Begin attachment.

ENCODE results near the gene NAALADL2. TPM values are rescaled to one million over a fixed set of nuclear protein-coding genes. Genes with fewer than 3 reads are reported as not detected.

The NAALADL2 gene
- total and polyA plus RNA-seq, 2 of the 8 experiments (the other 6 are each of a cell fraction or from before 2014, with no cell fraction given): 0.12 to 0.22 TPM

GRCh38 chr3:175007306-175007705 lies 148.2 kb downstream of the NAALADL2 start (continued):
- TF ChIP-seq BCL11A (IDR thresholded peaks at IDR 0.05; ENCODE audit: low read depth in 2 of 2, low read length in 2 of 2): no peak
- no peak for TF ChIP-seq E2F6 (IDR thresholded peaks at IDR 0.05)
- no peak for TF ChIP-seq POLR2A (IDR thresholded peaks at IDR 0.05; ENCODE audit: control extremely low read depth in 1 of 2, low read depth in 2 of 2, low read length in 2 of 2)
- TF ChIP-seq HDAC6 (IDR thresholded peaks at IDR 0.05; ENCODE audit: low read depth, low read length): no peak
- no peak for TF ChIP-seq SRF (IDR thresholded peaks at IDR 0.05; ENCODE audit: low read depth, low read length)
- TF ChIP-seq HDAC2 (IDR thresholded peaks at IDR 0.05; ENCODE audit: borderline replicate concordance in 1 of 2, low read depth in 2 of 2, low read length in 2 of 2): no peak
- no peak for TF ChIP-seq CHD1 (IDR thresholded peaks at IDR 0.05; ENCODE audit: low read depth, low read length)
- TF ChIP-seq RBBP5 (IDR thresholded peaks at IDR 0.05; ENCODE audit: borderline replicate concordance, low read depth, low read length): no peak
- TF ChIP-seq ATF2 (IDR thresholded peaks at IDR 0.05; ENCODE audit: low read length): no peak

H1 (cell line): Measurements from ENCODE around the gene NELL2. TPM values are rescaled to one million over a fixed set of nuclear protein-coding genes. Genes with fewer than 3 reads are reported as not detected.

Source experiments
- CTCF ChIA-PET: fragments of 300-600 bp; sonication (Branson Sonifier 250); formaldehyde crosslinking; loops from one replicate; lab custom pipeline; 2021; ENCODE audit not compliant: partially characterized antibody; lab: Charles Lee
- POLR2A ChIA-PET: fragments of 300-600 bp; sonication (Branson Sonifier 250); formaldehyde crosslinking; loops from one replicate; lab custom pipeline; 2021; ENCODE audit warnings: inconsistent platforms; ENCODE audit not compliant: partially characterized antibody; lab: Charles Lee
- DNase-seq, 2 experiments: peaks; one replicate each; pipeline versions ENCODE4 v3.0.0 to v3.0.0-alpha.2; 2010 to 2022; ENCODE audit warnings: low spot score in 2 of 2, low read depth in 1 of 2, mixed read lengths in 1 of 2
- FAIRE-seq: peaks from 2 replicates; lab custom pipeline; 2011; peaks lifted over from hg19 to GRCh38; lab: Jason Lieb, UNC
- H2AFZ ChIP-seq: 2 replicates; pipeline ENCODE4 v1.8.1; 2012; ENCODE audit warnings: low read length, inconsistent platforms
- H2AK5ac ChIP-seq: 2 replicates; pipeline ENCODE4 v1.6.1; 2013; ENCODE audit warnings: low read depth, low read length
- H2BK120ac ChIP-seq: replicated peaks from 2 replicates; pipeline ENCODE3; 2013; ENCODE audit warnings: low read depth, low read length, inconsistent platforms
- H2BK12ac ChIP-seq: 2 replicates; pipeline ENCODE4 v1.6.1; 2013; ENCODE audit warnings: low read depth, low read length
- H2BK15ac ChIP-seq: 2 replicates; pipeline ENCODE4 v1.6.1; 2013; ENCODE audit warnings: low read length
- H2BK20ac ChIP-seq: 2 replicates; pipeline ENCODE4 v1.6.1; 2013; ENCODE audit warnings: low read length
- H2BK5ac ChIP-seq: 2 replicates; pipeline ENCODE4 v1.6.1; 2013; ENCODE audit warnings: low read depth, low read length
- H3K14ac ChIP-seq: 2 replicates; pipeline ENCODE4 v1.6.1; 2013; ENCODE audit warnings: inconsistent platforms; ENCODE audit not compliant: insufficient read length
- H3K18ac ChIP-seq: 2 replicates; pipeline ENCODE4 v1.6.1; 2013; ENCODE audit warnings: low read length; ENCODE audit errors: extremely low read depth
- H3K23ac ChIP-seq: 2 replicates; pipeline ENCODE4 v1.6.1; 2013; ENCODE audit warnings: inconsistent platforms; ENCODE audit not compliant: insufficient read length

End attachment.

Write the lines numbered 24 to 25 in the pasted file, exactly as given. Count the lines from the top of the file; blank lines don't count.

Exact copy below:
- H2BK15ac ChIP-seq: 2 replicates; pipeline ENCODE4 v1.6.1; 2013; ENCODE audit warnings: low read length
- H2BK20ac ChIP-seq: 2 replicates; pipeline ENCODE4 v1.6.1; 2013; ENCODE audit warnings: low read length